Now when the man discovered that there was a treasure in that field, he did something very wise. He didn’t immediately tell everybody about the treasure. In fact, it says he hid it, because he knew that if people discovered that there was a treasure in the field, there’d be a lot of competition. So he hid it and he decided to buy the whole field. Now bear in mind that he really didn’t want the field. All he wanted was the treasure in the field, but he was realistic enough to know that in order to get the treasure, he had to pay the price for the field. And the price for that man was very high. It cost him all he had, but he did it with joy because he knew the value in what he was getting in the treasure.

Then I can picture the surprise of the local residents. “Whatever did that man want that field for? It’s not really good for anything. It doesn’t have any real estate value. It’s no good for crops. All it produces is thorns and thistles. Why did he pay a sum like that for a field like that?” You see they didn’t know about the treasure. The only person who knew about the treasure was Jesus. And so He paid the price for the whole world in order to obtain for Himself the treasure that’s in the field and the treasure is God’s people.

Continuing with this parable of the treasure in the field, I’ve said that Jesus paid the full price for the field, but the treasure was what He wanted. Let’s look at another very familiar verse of the New Testament, John 3:16:

“For God so loved the world that he gave his one and only son, [that’s Jesus] that whoever believes in him shall not perish but have eternal life.”

So God loved the world and He gave the life of His Son to redeem the world. But what God receives out of the world is the “whoever”, whoever believes in Him shall not perish. That total company of “whoever’s” is the treasure in the field that Jesus died to purchase. He redeemed the world for the sake of the “whoever.”

And then in Titus 2:14, we find the same truth presented again. It’s speaking there about Jesus Christ and it says:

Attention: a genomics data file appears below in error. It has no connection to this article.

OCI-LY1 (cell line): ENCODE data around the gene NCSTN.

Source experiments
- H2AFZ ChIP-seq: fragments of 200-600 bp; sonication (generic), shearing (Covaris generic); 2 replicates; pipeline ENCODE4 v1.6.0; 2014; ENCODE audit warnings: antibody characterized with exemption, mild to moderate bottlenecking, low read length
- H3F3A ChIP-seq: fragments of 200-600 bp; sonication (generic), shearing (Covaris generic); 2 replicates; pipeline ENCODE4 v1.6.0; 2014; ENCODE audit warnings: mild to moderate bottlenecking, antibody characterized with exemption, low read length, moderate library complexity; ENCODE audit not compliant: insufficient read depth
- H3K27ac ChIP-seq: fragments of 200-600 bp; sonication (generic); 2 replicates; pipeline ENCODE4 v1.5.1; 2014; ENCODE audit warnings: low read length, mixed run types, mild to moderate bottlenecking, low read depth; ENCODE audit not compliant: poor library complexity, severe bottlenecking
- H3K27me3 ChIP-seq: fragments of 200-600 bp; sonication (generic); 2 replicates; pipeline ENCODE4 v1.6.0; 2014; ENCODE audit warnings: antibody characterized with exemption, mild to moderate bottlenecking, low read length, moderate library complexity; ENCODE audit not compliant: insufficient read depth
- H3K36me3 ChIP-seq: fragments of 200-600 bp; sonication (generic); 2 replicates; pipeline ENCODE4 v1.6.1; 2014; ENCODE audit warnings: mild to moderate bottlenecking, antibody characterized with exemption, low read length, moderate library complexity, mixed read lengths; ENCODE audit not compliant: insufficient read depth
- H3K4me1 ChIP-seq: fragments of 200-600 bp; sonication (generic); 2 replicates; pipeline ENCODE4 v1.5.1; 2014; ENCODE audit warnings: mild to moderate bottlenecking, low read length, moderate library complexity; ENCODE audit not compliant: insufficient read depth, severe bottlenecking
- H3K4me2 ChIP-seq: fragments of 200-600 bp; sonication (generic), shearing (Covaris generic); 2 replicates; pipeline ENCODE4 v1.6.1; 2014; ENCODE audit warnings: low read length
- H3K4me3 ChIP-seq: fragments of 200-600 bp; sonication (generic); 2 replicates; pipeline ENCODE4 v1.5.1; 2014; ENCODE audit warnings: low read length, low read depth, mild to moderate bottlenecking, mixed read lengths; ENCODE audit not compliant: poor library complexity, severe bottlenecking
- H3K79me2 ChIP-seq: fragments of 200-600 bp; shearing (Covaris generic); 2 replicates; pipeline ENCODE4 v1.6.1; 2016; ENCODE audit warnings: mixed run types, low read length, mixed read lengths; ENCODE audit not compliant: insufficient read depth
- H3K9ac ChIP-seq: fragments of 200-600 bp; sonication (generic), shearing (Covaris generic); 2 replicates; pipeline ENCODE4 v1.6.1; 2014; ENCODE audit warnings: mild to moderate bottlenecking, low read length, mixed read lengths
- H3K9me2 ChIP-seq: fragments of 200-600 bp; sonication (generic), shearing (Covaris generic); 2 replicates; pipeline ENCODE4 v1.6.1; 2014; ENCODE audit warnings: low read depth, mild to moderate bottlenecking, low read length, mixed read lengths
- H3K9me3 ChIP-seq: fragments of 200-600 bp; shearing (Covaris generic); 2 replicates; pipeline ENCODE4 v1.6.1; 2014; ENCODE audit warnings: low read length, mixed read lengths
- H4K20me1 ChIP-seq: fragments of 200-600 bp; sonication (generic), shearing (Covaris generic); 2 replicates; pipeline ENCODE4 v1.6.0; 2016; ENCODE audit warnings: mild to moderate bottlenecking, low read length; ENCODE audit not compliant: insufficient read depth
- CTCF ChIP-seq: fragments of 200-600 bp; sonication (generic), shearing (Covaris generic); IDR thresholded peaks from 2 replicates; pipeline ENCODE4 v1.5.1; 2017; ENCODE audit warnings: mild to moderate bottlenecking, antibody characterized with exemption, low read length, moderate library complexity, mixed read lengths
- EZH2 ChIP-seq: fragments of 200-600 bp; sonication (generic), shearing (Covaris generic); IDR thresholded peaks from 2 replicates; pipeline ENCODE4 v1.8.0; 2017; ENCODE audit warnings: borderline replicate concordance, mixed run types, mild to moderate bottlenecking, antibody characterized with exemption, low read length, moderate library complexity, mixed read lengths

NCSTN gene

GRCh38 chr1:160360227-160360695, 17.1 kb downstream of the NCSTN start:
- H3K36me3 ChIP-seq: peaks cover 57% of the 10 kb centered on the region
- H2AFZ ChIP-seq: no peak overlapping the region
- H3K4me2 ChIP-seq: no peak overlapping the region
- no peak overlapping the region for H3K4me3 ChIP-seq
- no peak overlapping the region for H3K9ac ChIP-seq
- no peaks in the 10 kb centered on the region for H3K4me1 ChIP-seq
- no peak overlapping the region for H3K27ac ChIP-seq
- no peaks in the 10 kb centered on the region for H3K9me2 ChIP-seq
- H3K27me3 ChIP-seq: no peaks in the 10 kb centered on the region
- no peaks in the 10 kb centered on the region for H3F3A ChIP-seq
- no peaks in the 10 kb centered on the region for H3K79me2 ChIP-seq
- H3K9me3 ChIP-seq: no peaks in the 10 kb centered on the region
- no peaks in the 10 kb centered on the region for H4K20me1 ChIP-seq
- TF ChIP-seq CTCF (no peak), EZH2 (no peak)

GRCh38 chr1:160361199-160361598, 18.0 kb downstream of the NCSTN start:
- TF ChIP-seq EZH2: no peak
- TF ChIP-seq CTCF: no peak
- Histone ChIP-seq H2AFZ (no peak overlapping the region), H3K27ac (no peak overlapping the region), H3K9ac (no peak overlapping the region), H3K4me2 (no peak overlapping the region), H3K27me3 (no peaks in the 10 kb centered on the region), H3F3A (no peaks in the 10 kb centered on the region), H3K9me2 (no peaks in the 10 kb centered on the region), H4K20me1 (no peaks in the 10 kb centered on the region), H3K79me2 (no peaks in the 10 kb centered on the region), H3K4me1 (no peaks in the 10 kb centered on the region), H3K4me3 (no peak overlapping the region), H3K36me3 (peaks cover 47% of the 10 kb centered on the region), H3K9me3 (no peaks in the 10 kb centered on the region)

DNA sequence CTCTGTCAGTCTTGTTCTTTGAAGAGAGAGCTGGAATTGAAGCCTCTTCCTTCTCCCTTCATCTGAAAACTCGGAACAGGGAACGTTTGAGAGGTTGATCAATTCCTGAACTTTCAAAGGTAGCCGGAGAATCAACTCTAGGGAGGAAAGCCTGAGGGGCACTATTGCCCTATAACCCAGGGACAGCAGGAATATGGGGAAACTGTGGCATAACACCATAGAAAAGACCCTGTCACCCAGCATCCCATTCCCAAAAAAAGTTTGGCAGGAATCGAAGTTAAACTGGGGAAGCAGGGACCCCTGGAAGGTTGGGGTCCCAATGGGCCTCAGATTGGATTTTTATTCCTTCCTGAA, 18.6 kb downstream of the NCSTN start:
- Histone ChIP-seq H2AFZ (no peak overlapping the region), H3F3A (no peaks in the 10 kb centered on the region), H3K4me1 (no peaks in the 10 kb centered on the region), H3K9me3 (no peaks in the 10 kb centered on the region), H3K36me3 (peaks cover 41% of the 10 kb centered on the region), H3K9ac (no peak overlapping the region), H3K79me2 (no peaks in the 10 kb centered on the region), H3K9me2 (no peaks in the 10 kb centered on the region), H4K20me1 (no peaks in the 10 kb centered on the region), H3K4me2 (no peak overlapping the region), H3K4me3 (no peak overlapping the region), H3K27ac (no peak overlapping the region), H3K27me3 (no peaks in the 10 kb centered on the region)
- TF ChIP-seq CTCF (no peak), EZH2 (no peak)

“He gave himself [that was His price, Himself, all He had] for us to redeem us [that means to buy us back] from all wickedness and to purify for himself a people that are his very own, eager to do what is good.”

That’s the treasure, a people that are His very own. A people who have been redeemed from the world, redeemed from wickedness, purified, and made zealous to do what is good. And the price was Himself, all He had, all He was. He laid down His life, He gave Himself to buy that field for the sake of the treasure, His redeemed people.

Now, let me bring to you one further thought about this treasure in the field. Jesus has bought the field, but He leaves it to His servants, the ministers of the Gospel to recover the treasure. And there’s a lot of work involved in that. You’ve got to find where the treasure is. You’ve got to dig it up, you’ve got to take it out of the earth, and it’s lain there a long time; it’s rusty, it’s dirty, it’s mildewed, it’s corroded, it needs a lot of cleaning up.

Now Jesus is not doing the cleaning up Himself. He’s got His servants in this world to find His treasure, dig it out with hard labor and believe me, bringing people to the Lord and preaching the Gospel to them is real hard work. It’s just as hard work as digging a treasure out of a field. But this is left to the ministers of the Gospel. I’m one of many whom God has in this world. The purpose of this radio broadcast of mine is really to get that treasure out of the field, to clean it up and make it fit for the Lord.

This is what Paul says about his own ministry in Colossians 1:28-29:

“We proclaim him [that’s Jesus. That’s what I do. The whole purpose of this broadcast of mine is to proclaim one person, Jesus.] We proclaim him, admonishing and teaching everyone with all wisdom, so that we may present everyone perfect in Christ.”

You see, Paul was not content that any of God’s people should be below the level of their potential. And so he worked hard and he went on to say:

“To this end I labor, struggling with all his energy, which so powerfully works in me.”

Look at all the words that denote activity there. “I labor, struggling, his energy powerful works in me.” What’s the whole purpose and direction of all that activity? To get that treasure out of the field. To get it cleaned up, to make it fit to present to the Lord who died and bought the field with His own life. How do we do that? Paul says, “We admonish, we teach, our aim is to present everybody just as good as he or she can be in Christ.” But as we close this message for today, I want to remind you of the price that was paid for the field and for the treasure that’s in the field. The price was all He had. He held nothing back. His love was extravagant. He did it with joy because He had such love for the treasure.

Our time is up for today. I’ll be back with you again tomorrow at this same time. Tomorrow I’ll continue with this theme: Extravagant Love. I’ll be speaking about the pearl of great value.